Rome’s Legendary Fountains: Trevi Fountain

Why do fountains resonate so deeply with us? Perhaps the reason is that we are made almost entirely of the same water that rushes out and over the fountain structures that are limited only by the imagination of their creators. One of the most famous fountains in Rome and perhaps the world is Fontana di Trevi, or Trevi Fountain. The rumor is that Roman engineers initially found the fountain’s source of pure water about 8 miles from Rome with the help of  a virgin. It seems unlikely that her virginity would have been any real help in locating the water. Perhaps the young lady’s habit of taking strolls 8 miles into the countryside around Rome contributed to her poor love life. Either way, the virgin was unable to make water run uphill and the Roman builders were forced to build 14 miles of aqueduct before water began flowing into the Baths of Agrippa.

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Trevi Fountain

After serving the Romans for more than 400 years the aqueduct lay in ruins. 1000 years passed before Pope Nicholas V finished restoring the aqueduct to working condition and installed a basin to catch the water that had travelled so far. Another 200 years passed before yet another Pope, Urban VIII, decided that the simple basin of Pope Nicholas V was unimpressive and needed remodeling. Without consulting any virgins, The Pope hired Gian Lorenzo Bernini and had the fountain moved across the city square. The basin did not become Trevi Fountain until 1730, when Pope Clement XII awarded Nicola Salvi a commission to build the fountain we know so well today.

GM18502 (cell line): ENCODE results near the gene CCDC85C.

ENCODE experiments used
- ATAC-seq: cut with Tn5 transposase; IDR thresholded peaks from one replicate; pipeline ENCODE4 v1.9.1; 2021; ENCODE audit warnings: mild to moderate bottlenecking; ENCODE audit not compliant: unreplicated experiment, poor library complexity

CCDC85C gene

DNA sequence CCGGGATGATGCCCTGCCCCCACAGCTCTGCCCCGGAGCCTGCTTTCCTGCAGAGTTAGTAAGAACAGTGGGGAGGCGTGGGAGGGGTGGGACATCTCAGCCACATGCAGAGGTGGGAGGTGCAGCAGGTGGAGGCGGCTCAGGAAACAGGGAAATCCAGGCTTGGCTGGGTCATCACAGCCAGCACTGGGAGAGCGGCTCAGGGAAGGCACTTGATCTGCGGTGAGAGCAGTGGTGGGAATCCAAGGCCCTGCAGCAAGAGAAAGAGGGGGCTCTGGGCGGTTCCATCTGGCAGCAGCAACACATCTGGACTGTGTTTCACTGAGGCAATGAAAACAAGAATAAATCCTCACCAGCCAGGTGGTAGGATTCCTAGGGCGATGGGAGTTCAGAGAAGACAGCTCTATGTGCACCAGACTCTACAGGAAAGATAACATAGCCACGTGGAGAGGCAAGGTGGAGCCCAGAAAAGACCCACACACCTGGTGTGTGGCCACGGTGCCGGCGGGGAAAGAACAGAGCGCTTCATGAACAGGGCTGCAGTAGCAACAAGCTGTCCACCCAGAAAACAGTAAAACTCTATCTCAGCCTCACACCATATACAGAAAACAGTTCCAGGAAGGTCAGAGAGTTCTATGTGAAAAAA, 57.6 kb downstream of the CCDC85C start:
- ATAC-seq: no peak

The Fountain:

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Largest Baroque fountain in Rome

Trevi Fountain is the largest Baroque fountain in Rome with a width of 65 feet and height of more than 85 feet. Originally designed as a gravity-fed fountain, the pool of Trevi Fountain is nearly a full floor below street level. During remodeling efforts completed in 1998, Trevi Fountain was outfitted with recirculating pumps and given a thorough cleaning. Water flows from an opening beneath Oceanus’ right foot and rushes down three progressively larger crescent shelves before dropping into the main pool. Natural-looking outcroppings of stone direct smaller rivulets around the Tritons as they hold the wild flying horses (Hippocamps) that typically pull Oceanus’ chariot. In this setting, they seem more intent on rushing about the streets of Rome than in pulling a chariot. Visitors need not worry about the flying horses getting loose, though. If they were somehow able to move their stone legs, Pietro Bracci’s massive depiction of Oceanus would certainly keep them at bay.